Last month, the Iowa Board of Medicine voted to ban a telemedicine system used by Planned Parenthood in Iowa in which doctors distribute abortion-inducing pills remotely to patients in clinics across the state.
Board's Executive Director Mark Bowden declined to comment on the announcement, saying the board will have to review the information.


U of I Students To Receive iPads

IOWA CITY, Iowa (AP) - Newly admitted students at the University of Iowa's College of Education are getting tech savvy.
Undergraduate and master's teacher education students will receive one free iPad each at a Friday ceremony at the school's Teacher Leader Center. The event marks the students' completion of training on technology.
Officials say students will use their tablets during their studies and in future classrooms.
The iPads are courtesy of a gift from Linda Baker, an alumna and retired teacher.


U of I Renews Contract For Clinical Research

IOWA CITY, Iowa (AP) - The federal government has opted to renew a multimillion-dollar contract with the University of Iowa to conduct clinical trials of potential vaccines and therapies for infectious diseases.
The National Institute of Allergy and Infectious Diseases said Thursday that Iowa was one of nine institutions nationwide to win contracts to operate Vaccine and Treatment Evaluation Units.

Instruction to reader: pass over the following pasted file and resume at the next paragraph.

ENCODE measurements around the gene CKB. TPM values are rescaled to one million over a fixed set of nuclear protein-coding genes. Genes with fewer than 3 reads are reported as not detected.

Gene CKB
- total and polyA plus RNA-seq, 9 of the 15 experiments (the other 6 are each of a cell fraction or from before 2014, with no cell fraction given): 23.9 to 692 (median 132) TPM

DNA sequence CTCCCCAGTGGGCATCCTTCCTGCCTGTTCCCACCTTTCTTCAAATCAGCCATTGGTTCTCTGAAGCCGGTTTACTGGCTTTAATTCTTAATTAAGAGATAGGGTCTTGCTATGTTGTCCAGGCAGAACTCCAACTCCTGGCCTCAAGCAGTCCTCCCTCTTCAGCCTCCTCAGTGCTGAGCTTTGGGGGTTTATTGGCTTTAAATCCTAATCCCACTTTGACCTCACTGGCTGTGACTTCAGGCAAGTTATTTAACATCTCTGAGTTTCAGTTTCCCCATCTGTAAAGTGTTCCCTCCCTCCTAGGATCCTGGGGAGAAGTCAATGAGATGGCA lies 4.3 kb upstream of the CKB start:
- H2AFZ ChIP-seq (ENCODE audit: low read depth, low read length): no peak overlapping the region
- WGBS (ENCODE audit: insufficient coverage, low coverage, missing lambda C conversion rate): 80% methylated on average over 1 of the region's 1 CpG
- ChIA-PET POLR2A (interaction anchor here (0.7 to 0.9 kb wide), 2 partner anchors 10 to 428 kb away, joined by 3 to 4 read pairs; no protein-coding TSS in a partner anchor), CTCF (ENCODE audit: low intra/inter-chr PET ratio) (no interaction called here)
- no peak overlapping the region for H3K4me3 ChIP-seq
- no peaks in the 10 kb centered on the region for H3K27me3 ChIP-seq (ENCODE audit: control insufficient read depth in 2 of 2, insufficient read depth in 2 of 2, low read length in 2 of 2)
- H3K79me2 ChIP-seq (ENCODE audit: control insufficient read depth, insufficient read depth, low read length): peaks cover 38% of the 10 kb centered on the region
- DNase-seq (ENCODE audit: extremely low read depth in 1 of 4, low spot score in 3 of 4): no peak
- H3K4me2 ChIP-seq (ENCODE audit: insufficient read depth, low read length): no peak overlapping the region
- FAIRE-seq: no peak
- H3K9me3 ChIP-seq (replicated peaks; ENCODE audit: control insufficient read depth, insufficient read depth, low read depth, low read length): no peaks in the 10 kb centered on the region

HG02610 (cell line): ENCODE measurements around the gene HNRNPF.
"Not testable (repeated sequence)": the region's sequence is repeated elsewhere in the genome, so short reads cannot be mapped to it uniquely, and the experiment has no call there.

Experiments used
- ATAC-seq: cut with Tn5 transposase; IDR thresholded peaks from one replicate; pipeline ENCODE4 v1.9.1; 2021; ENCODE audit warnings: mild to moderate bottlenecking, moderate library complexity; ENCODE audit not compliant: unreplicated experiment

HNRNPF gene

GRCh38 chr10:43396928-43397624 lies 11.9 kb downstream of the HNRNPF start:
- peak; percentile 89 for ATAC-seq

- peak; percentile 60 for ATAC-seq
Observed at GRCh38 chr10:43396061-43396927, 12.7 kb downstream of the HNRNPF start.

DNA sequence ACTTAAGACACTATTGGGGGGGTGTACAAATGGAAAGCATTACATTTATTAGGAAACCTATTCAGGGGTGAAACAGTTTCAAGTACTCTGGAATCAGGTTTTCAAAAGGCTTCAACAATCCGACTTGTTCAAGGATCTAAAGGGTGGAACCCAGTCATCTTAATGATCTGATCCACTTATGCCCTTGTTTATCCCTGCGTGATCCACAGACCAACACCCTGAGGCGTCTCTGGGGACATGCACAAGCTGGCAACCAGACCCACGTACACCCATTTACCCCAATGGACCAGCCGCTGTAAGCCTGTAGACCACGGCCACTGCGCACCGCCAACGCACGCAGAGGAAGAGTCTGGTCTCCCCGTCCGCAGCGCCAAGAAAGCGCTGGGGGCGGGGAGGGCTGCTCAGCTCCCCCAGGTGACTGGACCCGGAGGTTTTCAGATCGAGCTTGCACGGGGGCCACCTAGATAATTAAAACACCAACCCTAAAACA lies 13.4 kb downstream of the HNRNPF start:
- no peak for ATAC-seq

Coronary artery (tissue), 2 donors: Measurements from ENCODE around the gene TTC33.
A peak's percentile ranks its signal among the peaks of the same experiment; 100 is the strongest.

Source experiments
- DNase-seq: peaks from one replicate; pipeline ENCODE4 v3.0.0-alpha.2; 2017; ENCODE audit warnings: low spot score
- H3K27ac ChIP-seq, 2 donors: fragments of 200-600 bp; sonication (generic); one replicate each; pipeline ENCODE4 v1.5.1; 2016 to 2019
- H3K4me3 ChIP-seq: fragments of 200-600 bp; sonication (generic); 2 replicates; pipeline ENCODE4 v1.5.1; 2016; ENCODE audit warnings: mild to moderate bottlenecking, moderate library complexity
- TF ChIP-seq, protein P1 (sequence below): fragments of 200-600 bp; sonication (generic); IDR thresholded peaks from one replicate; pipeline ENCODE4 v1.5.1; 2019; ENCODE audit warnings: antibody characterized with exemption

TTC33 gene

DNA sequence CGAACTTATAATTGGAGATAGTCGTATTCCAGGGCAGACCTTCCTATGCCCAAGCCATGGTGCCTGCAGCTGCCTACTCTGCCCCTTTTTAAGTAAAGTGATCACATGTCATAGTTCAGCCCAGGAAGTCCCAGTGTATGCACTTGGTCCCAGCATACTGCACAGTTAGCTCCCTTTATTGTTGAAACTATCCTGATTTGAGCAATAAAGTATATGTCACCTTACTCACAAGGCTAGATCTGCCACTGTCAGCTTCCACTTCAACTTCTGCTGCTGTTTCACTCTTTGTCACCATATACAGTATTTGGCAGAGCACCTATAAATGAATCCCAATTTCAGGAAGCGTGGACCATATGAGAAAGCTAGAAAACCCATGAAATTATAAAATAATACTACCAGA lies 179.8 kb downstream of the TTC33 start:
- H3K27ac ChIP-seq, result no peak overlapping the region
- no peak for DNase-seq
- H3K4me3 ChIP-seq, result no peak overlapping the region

Iowa was first awarded a contract in 2007. Its principal investigator is Patricia Winokur, a professor of internal medicine and the director of the UI Vaccine Research and Education Project.
Winokur says the nationwide network of research centers allows scientists to rapidly test vaccines in response to potential pandemic threats. She says the Iowa site has benefited from a strong track record of people willing to participate in its vaccine studies.

Farmers Asked To Use Caution When Applying Manure Fertilizer Around Waterways

DES MOINES, Iowa (AP) - State environmental officials are asking farmers to be extra careful when applying fertilizer and manure to fields after harvest this year because the state's rivers and streams are running low, which means even the smallest of spills can kill fish.